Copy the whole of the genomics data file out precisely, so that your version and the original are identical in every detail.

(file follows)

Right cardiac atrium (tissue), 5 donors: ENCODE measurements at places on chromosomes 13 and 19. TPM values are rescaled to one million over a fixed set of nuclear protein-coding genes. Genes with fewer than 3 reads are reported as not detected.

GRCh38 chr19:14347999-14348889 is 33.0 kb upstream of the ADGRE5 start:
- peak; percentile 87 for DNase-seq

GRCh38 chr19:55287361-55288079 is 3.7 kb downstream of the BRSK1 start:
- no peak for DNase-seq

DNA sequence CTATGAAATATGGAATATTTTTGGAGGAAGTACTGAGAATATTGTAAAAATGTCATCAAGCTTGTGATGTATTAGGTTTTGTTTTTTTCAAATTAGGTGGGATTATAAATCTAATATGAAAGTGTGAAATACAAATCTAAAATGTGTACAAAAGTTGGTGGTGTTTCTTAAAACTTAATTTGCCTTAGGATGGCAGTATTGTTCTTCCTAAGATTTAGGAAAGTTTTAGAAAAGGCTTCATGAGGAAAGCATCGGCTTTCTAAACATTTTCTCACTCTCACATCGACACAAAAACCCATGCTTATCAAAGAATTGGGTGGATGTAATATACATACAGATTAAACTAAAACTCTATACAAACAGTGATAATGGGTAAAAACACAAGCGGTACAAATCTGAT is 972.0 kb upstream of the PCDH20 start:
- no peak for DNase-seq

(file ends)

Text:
Right cardiac atrium (tissue), 5 donors: ENCODE measurements at places on chromosomes 13 and 19. TPM values are rescaled to one million over a fixed set of nuclear protein-coding genes. Genes with fewer than 3 reads are reported as not detected.

GRCh38 chr19:14347999-14348889 is 33.0 kb upstream of the ADGRE5 start:
- peak; percentile 87 for DNase-seq

GRCh38 chr19:55287361-55288079 is 3.7 kb downstream of the BRSK1 start:
- no peak for DNase-seq

DNA sequence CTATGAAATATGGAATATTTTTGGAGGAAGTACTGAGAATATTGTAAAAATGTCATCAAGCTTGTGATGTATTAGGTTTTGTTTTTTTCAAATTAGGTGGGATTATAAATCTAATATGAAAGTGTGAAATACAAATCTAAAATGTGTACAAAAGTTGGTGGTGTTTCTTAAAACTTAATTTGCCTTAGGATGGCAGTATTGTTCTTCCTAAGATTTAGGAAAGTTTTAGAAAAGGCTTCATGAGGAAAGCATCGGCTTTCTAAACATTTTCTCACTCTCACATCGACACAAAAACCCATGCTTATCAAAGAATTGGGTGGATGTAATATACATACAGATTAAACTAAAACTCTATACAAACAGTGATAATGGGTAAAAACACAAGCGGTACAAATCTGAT is 972.0 kb upstream of the PCDH20 start:
- no peak for DNase-seq